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CDC: Bad Economy Takes Toll on DWI

By Thomas J. Carr

NY Has Lowest Rate of Alcohol-Impaired Driving Episodes, MA Has Third Highest

The economic downturn appears to have hit the brakes on drunk driving, resulting in a 30 percent decline in self-reported, alcohol-impaired driving episodes between 2006 and 2010, according to statistics from the Centers for Disease Control and Prevention.

2010 Rates of Self-Reported, Alcohol-Impaired Driving Episodes among Adults


Episodes per 1,000 Population*





  • Connecticut


  • Maine


  • Massachusetts


  • New Hampshire


  • New Jersey


  • New York


  • Pennsylvania


  • Rhode Island


  • Vermont








Data from: Centers for Disease Control and Prevention, “Vital Signs: Alcohol-Impaired Driving Among Adults—United States, 2010,”Morbidity and Mortality Weekly Report, Oct. 4, 2011.

* Confidence intervals for episode data varies from state to state.

By 2010, the number of self-reported episodes in which adults 18 years of age and older were alcohol-impaired reached an estimated 112 million – down from 2006’s peak level of 161 million, according to a new CDC report. The federal agency attributed this decline in episodes to “less discretionary driving as a result of the current economic downturn.” Another explanation for the decline is that more adults are drinking while at home, reducing their risk of having to drive drunk from a location. For the telephone survey on which these findings are based, “alcohol-impaired driving” was defined as driving “when you’ve had perhaps too much to drink” in the past 30 days.

According to the report, there were 479 episodes of alcohol-impaired driving for every 100,000 adult population in 2010. New York had the lowest rate of self-reported alcohol-impaired driving episodes of 237 per 1,000 (see chart). North Dakota had the highest rate of 988, followed by Delaware at 843 and Massachusetts at 835.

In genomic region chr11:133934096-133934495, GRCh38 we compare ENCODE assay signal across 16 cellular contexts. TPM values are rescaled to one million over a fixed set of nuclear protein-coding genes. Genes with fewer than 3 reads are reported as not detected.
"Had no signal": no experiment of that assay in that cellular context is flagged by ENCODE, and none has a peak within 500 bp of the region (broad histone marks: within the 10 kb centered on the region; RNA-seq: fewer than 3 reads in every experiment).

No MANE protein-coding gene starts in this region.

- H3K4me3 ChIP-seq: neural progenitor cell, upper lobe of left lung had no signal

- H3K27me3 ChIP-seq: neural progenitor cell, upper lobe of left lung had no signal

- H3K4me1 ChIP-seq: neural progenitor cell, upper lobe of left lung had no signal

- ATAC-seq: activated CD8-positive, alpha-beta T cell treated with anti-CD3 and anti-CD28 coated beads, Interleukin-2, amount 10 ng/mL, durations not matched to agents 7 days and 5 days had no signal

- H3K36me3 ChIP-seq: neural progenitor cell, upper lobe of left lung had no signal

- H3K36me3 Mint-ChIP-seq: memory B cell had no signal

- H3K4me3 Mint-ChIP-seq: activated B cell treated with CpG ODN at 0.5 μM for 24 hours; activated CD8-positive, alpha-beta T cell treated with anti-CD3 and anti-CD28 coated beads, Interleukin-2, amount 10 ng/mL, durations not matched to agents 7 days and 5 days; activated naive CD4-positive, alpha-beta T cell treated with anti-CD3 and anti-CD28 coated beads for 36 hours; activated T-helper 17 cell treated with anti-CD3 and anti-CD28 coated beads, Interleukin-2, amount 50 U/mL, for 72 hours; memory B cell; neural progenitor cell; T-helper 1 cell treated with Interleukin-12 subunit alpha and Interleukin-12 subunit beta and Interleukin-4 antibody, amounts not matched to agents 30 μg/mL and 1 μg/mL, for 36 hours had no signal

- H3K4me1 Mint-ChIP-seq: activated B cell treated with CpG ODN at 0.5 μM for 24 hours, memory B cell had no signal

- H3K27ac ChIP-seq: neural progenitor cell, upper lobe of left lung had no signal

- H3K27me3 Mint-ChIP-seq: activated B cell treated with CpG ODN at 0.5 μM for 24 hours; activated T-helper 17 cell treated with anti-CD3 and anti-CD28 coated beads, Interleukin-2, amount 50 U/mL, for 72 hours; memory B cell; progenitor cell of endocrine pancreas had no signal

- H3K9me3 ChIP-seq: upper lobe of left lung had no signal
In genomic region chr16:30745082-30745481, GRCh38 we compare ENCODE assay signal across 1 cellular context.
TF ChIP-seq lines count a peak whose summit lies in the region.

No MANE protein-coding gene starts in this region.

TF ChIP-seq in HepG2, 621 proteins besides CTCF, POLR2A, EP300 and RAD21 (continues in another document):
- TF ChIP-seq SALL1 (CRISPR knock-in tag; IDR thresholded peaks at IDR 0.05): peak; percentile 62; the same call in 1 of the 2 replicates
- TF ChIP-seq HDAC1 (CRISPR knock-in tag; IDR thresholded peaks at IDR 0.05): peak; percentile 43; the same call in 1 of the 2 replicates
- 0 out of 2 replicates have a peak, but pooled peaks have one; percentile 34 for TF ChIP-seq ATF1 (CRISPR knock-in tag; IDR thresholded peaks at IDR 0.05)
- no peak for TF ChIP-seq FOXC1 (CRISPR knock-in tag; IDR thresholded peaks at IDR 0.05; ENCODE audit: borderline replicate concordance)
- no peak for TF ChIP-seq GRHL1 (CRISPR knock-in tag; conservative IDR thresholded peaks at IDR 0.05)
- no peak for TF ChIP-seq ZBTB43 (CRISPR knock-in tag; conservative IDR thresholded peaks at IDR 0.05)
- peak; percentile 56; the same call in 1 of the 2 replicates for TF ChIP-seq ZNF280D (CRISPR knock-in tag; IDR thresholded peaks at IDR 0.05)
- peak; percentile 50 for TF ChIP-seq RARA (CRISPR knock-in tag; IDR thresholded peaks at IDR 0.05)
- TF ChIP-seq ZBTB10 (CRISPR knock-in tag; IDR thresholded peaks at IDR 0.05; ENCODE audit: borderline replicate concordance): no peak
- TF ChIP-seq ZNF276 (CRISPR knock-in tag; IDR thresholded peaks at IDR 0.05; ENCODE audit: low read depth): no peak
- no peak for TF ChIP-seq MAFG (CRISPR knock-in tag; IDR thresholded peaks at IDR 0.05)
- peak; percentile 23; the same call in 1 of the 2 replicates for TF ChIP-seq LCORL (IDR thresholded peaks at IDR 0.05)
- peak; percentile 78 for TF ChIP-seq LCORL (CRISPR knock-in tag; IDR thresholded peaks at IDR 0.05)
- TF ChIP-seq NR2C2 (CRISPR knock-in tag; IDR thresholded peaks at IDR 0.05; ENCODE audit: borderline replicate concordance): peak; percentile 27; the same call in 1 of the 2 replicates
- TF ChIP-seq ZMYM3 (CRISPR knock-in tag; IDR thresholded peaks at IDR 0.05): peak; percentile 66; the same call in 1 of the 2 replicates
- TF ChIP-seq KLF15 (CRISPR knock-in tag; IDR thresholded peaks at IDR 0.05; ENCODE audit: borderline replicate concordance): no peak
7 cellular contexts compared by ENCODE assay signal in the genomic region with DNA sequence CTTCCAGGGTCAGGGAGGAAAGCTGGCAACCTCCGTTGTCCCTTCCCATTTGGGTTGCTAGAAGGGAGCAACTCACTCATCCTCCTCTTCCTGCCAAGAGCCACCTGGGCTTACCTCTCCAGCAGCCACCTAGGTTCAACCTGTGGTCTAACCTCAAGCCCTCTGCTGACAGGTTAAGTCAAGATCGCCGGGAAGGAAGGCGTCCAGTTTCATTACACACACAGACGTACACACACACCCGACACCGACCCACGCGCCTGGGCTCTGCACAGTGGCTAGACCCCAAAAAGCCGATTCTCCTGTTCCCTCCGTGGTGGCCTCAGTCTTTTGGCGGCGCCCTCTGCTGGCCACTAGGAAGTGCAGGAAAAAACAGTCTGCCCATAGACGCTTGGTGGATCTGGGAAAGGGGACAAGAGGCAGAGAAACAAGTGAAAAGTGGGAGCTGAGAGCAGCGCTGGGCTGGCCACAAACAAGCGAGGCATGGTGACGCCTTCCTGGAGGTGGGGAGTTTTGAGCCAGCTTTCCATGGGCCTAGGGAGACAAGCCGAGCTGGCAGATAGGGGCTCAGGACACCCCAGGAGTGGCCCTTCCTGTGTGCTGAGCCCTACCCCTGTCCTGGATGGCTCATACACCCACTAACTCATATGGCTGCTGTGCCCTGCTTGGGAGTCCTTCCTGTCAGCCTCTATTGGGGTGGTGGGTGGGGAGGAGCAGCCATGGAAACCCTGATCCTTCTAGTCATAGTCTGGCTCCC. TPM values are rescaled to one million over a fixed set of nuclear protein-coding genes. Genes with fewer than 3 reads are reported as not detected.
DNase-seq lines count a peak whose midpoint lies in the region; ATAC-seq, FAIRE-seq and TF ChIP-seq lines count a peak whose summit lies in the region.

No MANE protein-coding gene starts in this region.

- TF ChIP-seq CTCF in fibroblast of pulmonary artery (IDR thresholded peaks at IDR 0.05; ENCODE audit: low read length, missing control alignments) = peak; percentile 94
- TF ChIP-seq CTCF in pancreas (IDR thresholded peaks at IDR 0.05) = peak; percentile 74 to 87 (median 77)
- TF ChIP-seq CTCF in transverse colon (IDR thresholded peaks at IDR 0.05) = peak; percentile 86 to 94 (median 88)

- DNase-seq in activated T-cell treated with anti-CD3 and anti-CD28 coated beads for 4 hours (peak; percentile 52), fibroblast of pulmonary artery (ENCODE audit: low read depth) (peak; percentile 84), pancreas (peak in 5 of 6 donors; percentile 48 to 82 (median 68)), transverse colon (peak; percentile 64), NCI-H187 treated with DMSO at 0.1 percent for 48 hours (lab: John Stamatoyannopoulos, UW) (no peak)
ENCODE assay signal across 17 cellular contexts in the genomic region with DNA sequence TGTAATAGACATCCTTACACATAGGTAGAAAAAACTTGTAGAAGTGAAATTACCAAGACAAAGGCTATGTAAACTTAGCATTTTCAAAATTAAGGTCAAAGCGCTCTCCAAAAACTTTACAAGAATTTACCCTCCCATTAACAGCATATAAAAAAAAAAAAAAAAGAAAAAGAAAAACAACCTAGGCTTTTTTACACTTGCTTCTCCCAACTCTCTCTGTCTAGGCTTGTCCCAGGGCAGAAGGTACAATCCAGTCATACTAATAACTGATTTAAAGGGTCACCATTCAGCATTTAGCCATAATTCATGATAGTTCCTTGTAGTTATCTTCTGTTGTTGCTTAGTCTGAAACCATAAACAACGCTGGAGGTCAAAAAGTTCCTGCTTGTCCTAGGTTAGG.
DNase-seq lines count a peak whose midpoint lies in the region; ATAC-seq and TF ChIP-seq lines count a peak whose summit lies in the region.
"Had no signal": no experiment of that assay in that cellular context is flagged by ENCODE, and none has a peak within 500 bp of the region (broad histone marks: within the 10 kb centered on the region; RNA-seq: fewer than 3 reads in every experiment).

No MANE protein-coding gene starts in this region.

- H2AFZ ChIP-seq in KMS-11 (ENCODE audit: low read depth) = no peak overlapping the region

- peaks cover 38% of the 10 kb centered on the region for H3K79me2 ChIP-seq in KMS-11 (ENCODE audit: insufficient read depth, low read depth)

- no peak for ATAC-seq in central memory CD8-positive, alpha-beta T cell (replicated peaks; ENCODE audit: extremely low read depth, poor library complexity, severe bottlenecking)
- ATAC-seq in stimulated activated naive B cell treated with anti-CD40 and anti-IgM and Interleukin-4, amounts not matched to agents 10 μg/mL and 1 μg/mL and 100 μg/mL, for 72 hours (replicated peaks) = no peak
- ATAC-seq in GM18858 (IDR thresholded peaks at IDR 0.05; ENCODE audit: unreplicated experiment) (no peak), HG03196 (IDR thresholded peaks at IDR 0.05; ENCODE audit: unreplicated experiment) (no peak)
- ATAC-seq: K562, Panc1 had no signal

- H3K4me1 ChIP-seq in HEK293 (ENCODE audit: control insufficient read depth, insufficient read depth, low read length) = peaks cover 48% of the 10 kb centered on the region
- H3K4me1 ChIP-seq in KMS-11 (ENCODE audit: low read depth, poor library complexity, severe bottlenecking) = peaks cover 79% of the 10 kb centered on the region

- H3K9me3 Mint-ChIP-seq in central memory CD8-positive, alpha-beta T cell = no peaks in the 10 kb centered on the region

These statistics illustrate the impacts poor economic conditions have on DWI occurrences. People who do drive while alcohol-impaired – especially on New York roads – need to know that their economic situation could suffer vastly more if they are convicted of DWI.

For example, according to the New York Department of Motor Vehicles, the maximum fines for a conviction of driving while intoxicated (DWI, blood alcohol content 0.08 percent and higher) or driving while ability-impaired (DWAI) ranges from $1,000 for a misdemeanor first offense to $5,000 for a class E felony second offense to $10,000 for a class D felony third offense and subsequent offense. With a misdemeanor first offense conviction for aggravated driving while intoxicated (ADWI, BAC 0.18 and higher), the maximum penalty is $2,500, but top fines for subsequent offenses are the same as those for regular DWI and DWAI.

These fines do not incorporate conviction surcharges or crime victims’ assessment fees. Nor do they include the estimated $1,100-plus drivers convicted of DWI or ADWI must spend to install and maintain the ignition interlock devices they are required for at least six months to have on any vehicle they own or operate.

Given these hefty fines – which could be accompanied with jail sentences or license revocations – it is crucial for drivers charged with DWI, DWAI or ADWI to immediately contact a criminal defense attorney. Such an attorney can challenge prosecutors’ attempts to violate due process rights’ or to use shoddy evidence to get a quick conviction. A criminal defense attorney could also raise mitigating factors, such as age or good standing in the community, to get sentences or fines reduced.

Thomas J. Carr, Esq. is a partner at Tully Rinckey PLLC and concentrates his practice in the area of Criminal Defense, including DWI. He can be reached at The schedule a meeting with one of Tully Rinckey PLLC’s criminal defense attorneys call 1-888-LAW-4LIFE.


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